Unis to charge £9k for journalism: is it worth it?

Compare and contrast.

Quote No 1

“Almost nobody left in the profession does not acknowledge that journalism is now almost exclusively a graduate profession. The value of professionally accredited academic degrees will rise exponentially as student tuition fees increase.”
This is  a quote from the head of the journalism department of a university in southern England which, from autumn 2012 will be charging students £9,000 per year to study the subject.

Quote No2

“When I was applying to university, fees were squarely £3,000 per year… even for that price I feel like a journalism undergrad degree isn’t worth the investment. A BA in journalism isn’t as widely applicable as a degree in a more academically rigorous and traditional subject. I feel like employers in a wider range of careers will take my degree seriously because it’s in English rather than something more narrowly vocational. Journalism might not work out, and I have something to fall back on.”

This from someone in the final year of an English degree at Cambridge University.

Quote No3

“I do not believe in any way that a BA (Hons) course in journalism is at all worth £9,000 a year. I barely think it’s worth the £9,000 I have paid for the three years put together. I think the course is run reasonably well, but the main part (the only interesting part seeing as I want to go into magazine journalism) is third year, so the first two seem like a complete waste of time. Not only do those two years seem like a waste of time (and money), but we could’ve learnt everything they stretched out to fill the two years in probably two months. If that.”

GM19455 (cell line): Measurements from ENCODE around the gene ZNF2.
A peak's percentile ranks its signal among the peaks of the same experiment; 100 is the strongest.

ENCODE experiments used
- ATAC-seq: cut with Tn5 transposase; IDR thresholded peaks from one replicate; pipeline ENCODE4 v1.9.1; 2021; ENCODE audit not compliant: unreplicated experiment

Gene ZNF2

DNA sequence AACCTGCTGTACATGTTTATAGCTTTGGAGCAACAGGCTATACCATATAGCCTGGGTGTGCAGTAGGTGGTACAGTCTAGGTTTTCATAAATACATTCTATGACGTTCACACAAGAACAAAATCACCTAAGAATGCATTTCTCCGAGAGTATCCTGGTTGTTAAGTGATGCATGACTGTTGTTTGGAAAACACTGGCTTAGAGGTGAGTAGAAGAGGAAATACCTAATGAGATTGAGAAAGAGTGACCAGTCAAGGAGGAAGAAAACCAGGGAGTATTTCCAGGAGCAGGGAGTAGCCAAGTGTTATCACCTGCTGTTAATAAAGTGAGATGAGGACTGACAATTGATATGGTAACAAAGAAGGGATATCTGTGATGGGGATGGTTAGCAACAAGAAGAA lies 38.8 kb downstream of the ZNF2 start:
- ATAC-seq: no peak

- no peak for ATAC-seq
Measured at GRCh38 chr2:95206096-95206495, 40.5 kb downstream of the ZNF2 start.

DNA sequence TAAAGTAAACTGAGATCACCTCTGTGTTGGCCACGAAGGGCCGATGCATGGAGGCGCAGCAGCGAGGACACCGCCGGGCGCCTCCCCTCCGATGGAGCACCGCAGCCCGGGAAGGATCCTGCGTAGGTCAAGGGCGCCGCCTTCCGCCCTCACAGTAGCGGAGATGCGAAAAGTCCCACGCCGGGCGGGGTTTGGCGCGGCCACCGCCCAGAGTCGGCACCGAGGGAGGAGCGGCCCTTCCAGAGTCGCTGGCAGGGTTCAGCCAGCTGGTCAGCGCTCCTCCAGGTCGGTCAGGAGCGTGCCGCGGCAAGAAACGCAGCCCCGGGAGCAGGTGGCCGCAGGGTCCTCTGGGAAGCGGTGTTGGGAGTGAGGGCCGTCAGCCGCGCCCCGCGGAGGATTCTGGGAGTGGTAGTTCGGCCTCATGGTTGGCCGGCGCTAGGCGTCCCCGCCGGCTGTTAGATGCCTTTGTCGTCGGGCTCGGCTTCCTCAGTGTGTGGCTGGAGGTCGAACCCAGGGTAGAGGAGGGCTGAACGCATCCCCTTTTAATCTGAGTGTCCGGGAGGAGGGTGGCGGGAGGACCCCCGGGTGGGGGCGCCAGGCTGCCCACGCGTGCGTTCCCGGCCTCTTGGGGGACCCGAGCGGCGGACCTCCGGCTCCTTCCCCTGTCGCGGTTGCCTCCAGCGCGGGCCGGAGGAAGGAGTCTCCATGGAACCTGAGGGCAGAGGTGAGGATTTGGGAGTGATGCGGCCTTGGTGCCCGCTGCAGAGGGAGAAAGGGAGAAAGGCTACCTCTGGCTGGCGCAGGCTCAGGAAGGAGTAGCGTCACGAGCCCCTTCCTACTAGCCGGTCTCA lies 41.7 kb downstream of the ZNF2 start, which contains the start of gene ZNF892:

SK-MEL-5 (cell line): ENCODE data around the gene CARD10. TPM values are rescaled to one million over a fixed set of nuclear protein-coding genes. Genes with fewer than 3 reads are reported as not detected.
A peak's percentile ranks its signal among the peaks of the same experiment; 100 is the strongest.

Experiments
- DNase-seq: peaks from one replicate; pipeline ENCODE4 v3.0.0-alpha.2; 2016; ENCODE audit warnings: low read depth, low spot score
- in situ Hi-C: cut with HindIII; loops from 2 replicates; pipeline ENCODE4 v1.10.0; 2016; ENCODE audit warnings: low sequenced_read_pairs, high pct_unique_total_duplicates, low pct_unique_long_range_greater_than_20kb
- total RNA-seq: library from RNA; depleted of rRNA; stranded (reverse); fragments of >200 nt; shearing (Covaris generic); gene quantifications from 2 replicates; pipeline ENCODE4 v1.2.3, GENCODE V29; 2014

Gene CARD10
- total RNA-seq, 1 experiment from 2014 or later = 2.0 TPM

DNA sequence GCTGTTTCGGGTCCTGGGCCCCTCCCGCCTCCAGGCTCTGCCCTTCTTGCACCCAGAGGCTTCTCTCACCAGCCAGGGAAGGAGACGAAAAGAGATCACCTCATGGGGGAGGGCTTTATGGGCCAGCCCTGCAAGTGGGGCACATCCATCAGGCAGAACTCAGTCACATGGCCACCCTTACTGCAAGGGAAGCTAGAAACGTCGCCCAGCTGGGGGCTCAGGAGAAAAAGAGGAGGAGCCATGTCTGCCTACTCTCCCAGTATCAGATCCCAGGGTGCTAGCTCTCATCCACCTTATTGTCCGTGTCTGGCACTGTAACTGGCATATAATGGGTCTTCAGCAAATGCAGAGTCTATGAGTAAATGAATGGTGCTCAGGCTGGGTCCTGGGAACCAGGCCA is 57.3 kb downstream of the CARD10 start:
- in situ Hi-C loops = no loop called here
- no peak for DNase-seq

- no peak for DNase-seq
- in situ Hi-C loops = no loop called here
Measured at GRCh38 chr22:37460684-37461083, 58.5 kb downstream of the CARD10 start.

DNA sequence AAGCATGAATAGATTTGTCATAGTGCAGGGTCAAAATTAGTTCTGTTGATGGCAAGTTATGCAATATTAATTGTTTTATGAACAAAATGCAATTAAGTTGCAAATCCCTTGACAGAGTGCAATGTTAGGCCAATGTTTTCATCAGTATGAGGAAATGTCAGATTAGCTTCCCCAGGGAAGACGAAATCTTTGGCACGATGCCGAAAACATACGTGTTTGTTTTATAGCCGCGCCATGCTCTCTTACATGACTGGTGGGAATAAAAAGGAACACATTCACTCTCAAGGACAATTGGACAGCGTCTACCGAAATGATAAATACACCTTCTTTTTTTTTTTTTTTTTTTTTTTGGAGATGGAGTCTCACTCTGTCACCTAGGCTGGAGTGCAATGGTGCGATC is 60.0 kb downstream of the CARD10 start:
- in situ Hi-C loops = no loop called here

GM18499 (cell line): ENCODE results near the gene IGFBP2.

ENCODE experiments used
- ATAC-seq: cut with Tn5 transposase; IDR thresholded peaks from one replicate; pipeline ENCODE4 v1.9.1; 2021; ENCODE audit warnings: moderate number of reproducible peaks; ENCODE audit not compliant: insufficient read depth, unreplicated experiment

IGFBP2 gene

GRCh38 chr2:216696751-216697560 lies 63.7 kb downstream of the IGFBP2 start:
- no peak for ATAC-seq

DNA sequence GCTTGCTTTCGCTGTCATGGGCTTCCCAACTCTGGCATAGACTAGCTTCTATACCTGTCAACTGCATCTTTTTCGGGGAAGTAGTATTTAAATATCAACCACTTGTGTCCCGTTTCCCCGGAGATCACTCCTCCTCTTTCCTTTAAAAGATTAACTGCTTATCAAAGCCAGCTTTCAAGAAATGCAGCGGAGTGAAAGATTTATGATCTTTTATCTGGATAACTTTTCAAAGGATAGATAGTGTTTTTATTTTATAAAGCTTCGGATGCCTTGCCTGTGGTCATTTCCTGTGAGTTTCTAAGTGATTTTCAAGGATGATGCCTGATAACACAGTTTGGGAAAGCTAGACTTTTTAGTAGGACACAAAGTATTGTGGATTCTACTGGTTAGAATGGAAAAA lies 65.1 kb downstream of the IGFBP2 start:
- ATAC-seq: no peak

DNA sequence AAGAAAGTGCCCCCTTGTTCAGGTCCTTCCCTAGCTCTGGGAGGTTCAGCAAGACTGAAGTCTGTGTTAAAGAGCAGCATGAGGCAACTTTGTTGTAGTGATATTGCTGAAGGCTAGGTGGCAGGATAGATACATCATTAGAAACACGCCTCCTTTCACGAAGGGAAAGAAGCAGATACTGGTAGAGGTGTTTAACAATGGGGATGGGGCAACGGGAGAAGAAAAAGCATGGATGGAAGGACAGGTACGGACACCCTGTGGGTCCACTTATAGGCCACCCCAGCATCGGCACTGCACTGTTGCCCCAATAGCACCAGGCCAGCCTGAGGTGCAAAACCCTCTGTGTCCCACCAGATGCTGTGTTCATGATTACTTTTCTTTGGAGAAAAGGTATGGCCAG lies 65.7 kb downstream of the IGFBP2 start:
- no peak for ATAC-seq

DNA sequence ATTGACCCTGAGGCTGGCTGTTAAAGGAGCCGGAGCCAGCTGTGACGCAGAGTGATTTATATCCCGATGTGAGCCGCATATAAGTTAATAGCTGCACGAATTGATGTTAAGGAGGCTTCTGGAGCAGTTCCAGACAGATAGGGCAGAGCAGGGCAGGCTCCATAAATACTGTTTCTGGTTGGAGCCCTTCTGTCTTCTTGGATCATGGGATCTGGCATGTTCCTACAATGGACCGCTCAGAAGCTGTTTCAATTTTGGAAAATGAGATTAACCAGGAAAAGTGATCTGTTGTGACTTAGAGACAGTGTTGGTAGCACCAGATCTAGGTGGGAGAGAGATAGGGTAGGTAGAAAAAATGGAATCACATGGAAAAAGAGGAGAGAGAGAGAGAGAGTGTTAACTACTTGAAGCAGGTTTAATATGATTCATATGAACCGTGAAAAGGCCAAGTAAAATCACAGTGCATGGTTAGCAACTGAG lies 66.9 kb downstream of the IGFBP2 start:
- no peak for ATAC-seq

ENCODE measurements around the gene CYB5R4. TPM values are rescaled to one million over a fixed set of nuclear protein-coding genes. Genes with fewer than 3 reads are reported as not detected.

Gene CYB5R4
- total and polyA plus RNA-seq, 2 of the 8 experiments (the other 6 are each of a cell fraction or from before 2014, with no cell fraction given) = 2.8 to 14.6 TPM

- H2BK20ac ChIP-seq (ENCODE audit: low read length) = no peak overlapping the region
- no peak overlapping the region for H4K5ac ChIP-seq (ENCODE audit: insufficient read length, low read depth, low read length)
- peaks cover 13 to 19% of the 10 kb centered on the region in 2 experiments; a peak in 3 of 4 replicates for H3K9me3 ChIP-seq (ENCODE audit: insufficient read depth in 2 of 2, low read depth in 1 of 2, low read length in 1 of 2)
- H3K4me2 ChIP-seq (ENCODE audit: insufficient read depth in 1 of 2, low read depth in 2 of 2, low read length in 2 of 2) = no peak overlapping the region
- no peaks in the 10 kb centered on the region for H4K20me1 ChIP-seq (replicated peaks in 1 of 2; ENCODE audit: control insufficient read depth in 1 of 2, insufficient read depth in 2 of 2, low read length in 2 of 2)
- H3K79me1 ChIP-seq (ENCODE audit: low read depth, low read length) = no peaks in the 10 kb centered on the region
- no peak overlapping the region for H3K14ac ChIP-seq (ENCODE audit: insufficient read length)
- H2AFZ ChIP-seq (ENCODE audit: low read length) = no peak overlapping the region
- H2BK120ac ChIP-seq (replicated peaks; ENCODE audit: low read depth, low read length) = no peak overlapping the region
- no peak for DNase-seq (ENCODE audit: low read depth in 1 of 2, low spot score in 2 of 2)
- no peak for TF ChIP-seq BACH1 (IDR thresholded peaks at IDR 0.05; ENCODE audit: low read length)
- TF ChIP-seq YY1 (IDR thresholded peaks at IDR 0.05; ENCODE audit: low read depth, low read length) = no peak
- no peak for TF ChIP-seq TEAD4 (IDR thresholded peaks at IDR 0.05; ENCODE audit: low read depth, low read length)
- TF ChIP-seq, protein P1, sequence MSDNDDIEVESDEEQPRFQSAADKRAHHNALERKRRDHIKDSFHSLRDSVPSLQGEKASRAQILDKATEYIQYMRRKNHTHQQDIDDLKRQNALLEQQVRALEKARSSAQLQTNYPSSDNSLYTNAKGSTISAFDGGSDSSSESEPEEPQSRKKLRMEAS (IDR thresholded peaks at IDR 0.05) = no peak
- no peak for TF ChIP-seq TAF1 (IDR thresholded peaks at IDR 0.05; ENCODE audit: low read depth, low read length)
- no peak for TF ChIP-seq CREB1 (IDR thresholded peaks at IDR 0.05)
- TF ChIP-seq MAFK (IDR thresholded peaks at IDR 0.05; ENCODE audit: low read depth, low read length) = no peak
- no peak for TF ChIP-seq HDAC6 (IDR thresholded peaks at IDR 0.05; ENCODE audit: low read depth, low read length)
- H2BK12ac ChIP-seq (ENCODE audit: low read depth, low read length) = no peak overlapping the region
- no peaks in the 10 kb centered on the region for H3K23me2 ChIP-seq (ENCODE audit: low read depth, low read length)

From a student in the third-year of a journalism degree course at one of the best-known universities offering media-related courses.

The SJA’s advice to prospective sports journalists has tended to be that they should try to get the best possible general degree course, spend some of their spare time working on the student magazine or local newspaper, and if after three years, they are still keen on a career in sports journalism, armed with their good quality degree, they should look to undertake some form of brief (usually six to eight weeks long) post-grad general journalism qualification.

The second and third quotes re-published above, taken from a piece posted by the Press Gazette today on the tripling of fees for journalism degree courses, appear to endorse that point of view.


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